Improving Shop Closing Ratios
Obtaining and growing sales numbers is no easy feat for auto repair shops. A full, well-executed suite of marketing tactics will initially get customers through your door, but it’s your staff’s actions from that point forward that will solidify the sale.
Excellent sales skills are one area of business that shops across the country struggle with, says Jeremy O’Neal, founder of consulting firm Advisorfix.com. On average, shops nationwide only close on 30–40 percent of overall repair recommendations on each repair order. Although shops might land jobs for repairs that customers initially inquire about, they’re unsuccessful at selling other repair needs found during the process.
Your office staff needs to remember they are salespeople just as much as they are repair experts, O’Neal says. Good salespeople should be closing on 65–75 percent of all repair recommendations. If your shop’s closing ratio routinely falls below that benchmark, you’re letting a significant amount of revenue walk out your door.
Improving your closing ratio requires expertise with a set of savvy sales and communication techniques during customer interactions. O’Neal outlines 10 tips that all shops can easily implement to prevent customers from shopping around, and, ultimately, to consistently boost work volume and sales numbers.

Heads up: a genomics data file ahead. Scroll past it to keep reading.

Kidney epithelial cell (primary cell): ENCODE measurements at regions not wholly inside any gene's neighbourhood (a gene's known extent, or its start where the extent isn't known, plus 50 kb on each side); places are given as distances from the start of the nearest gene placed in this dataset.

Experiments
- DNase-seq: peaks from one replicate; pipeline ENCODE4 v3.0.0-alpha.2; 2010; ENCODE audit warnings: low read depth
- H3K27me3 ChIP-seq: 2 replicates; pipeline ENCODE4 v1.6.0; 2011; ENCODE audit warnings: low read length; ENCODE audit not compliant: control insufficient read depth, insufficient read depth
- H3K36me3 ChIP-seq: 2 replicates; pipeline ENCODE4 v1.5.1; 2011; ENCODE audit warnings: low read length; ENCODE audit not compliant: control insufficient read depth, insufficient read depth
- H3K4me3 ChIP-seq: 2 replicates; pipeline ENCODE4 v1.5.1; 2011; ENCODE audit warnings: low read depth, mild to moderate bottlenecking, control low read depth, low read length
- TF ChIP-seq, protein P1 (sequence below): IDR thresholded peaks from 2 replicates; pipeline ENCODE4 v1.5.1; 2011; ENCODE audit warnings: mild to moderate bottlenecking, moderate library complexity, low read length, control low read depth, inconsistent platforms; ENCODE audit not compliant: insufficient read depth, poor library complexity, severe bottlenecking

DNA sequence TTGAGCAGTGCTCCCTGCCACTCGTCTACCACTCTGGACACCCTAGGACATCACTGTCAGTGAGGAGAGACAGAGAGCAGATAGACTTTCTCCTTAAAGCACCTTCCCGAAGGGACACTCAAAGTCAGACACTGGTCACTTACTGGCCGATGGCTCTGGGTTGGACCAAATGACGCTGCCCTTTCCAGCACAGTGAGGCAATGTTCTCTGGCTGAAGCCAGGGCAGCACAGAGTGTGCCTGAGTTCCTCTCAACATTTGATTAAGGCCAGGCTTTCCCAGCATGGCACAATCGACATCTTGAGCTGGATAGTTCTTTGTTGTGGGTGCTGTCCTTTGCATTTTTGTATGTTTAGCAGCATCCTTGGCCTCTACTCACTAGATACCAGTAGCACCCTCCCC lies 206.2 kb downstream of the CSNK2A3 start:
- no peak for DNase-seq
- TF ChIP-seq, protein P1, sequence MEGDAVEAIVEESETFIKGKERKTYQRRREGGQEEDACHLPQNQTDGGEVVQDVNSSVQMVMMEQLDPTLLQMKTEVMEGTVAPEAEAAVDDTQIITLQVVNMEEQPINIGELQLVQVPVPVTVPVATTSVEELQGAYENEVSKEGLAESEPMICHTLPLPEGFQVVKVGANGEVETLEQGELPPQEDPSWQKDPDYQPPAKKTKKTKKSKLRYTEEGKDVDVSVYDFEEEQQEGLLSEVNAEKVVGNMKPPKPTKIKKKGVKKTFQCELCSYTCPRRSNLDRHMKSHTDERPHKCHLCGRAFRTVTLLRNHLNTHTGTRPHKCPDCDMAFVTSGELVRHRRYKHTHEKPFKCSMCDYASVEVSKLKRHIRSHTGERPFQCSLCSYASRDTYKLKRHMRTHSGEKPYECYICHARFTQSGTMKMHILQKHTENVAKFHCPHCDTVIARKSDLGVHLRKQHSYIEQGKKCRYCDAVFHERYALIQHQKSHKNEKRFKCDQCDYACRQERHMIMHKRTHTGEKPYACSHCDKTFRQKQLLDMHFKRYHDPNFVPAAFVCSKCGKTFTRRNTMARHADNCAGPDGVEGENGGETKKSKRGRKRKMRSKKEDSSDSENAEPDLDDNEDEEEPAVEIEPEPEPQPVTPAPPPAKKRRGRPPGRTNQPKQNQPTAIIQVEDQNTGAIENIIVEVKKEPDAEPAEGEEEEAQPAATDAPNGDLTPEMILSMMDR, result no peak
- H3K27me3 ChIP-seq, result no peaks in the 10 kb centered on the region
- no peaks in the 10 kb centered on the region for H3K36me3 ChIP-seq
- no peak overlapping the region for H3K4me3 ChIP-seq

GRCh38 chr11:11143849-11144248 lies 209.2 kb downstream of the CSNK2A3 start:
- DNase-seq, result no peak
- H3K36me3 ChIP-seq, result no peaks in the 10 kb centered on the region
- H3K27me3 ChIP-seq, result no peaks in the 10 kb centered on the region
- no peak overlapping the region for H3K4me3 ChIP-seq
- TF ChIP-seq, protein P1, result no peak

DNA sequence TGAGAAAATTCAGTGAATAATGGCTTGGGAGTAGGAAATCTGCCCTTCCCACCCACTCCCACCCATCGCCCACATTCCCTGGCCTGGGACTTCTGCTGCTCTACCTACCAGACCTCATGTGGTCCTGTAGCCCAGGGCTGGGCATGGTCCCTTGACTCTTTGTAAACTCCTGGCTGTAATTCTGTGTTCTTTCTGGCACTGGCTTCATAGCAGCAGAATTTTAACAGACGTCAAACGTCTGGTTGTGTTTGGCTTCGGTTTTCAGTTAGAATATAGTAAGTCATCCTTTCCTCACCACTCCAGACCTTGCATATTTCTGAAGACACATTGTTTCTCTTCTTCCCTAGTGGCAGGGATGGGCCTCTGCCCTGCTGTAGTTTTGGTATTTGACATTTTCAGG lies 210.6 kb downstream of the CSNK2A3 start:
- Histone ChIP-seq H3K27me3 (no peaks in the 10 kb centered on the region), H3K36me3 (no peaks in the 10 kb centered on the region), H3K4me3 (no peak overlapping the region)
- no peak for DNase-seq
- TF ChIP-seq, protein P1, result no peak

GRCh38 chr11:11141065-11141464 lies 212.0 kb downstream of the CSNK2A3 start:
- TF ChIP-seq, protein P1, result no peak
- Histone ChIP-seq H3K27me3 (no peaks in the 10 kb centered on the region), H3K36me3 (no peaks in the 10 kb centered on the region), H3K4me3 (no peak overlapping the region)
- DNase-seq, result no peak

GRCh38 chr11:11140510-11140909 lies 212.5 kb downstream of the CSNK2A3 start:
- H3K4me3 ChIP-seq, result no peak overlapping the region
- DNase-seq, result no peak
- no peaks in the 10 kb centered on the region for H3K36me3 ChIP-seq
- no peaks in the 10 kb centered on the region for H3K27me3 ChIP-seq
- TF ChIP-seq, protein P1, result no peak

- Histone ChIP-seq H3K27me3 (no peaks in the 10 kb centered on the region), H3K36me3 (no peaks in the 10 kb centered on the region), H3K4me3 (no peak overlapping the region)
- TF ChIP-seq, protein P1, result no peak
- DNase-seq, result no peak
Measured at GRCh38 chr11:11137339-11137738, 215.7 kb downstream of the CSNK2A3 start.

TIP #1: BEGIN WITH THE RIGHT MINDSET.
When it comes to auto repair sales, top performers should understand the power of positivity and trust, O’Neal says. Service advisors need a positive outlook throughout the process and focus on becoming a trusted advisor for customers. The objective for each transaction is to help clients protect the investment they have in their vehicle in the most affordable way.
“Shops tend to be too focused on their own sales goals and forget about what the customer wants out of the repair,” O’Neal says. “When you’re too focused on selling, that’s when you alienate your customer and get more sales objections.”
Shops that demonstrate care for customers and an understanding of their needs have greater success developing relationships with new clientele, which drives sales and repeat business.
“It’s a mindset that makes a big difference,” O’Neal says.
TIP #2: DO A VEHICLE WALK AROUND.
Walk around the vehicle with every customer during the initial intake process. Physically look at the vehicle to obtain typical information like the mileage and VIN, and assess its overall condition. Look for basic exterior maintenance issues, such as premature tire wear or worn wiper blades, that could become additional items to add to the repair order.
O’Neal says the walk-around process, which only takes about three minutes, greatly improves opportunities for sales during the initial write-up. It shows customers that you genuinely care about them and their vehicle, and gives an opportunity to spend more time with each customer to build relationships.